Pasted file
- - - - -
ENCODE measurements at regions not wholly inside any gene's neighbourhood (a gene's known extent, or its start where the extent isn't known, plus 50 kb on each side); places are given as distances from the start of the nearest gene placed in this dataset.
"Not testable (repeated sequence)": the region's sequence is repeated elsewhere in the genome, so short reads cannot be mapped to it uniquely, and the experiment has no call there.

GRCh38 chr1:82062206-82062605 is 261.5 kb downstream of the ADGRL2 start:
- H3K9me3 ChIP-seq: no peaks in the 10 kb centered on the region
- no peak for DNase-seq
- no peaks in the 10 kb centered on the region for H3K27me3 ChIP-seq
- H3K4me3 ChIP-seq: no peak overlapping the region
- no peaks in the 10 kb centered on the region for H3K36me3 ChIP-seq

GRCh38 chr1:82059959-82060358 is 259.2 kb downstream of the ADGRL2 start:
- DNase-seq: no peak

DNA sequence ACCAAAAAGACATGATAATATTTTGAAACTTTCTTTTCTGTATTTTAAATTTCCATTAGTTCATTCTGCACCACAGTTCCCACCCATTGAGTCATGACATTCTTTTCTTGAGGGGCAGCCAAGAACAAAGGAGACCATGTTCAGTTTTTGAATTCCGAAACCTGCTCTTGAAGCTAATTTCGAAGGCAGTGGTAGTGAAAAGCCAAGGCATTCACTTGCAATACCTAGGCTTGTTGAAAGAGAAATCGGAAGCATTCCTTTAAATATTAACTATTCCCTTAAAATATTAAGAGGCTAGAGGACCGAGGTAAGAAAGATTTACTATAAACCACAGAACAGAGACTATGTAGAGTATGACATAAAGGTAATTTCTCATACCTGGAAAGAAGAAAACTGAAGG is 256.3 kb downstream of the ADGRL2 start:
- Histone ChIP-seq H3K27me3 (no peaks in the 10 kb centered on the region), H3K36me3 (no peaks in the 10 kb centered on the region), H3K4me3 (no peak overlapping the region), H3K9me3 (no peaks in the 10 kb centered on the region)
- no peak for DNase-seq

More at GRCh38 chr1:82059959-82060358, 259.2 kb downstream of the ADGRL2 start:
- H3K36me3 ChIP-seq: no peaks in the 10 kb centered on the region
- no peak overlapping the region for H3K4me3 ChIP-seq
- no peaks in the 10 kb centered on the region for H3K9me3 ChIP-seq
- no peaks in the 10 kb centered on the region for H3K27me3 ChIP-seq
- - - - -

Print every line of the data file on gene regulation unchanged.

ENCODE measurements at regions not wholly inside any gene's neighbourhood (a gene's known extent, or its start where the extent isn't known, plus 50 kb on each side); places are given as distances from the start of the nearest gene placed in this dataset.
"Not testable (repeated sequence)": the region's sequence is repeated elsewhere in the genome, so short reads cannot be mapped to it uniquely, and the experiment has no call there.

GRCh38 chr1:82062206-82062605 is 261.5 kb downstream of the ADGRL2 start:
- H3K9me3 ChIP-seq: no peaks in the 10 kb centered on the region
- no peak for DNase-seq
- no peaks in the 10 kb centered on the region for H3K27me3 ChIP-seq
- H3K4me3 ChIP-seq: no peak overlapping the region
- no peaks in the 10 kb centered on the region for H3K36me3 ChIP-seq

GRCh38 chr1:82059959-82060358 is 259.2 kb downstream of the ADGRL2 start:
- DNase-seq: no peak

DNA sequence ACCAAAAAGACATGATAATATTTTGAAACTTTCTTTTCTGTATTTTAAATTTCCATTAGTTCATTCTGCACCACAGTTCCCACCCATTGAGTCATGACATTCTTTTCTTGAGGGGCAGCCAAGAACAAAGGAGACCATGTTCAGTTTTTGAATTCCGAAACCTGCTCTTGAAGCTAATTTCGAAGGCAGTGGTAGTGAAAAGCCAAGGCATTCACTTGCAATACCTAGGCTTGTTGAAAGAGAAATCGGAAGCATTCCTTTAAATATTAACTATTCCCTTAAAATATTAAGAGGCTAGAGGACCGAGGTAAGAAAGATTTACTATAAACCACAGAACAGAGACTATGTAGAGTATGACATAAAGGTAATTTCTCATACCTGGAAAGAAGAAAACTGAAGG is 256.3 kb downstream of the ADGRL2 start:
- Histone ChIP-seq H3K27me3 (no peaks in the 10 kb centered on the region), H3K36me3 (no peaks in the 10 kb centered on the region), H3K4me3 (no peak overlapping the region), H3K9me3 (no peaks in the 10 kb centered on the region)
- no peak for DNase-seq

More at GRCh38 chr1:82059959-82060358, 259.2 kb downstream of the ADGRL2 start:
- H3K36me3 ChIP-seq: no peaks in the 10 kb centered on the region
- no peak overlapping the region for H3K4me3 ChIP-seq
- no peaks in the 10 kb centered on the region for H3K9me3 ChIP-seq
- no peaks in the 10 kb centered on the region for H3K27me3 ChIP-seq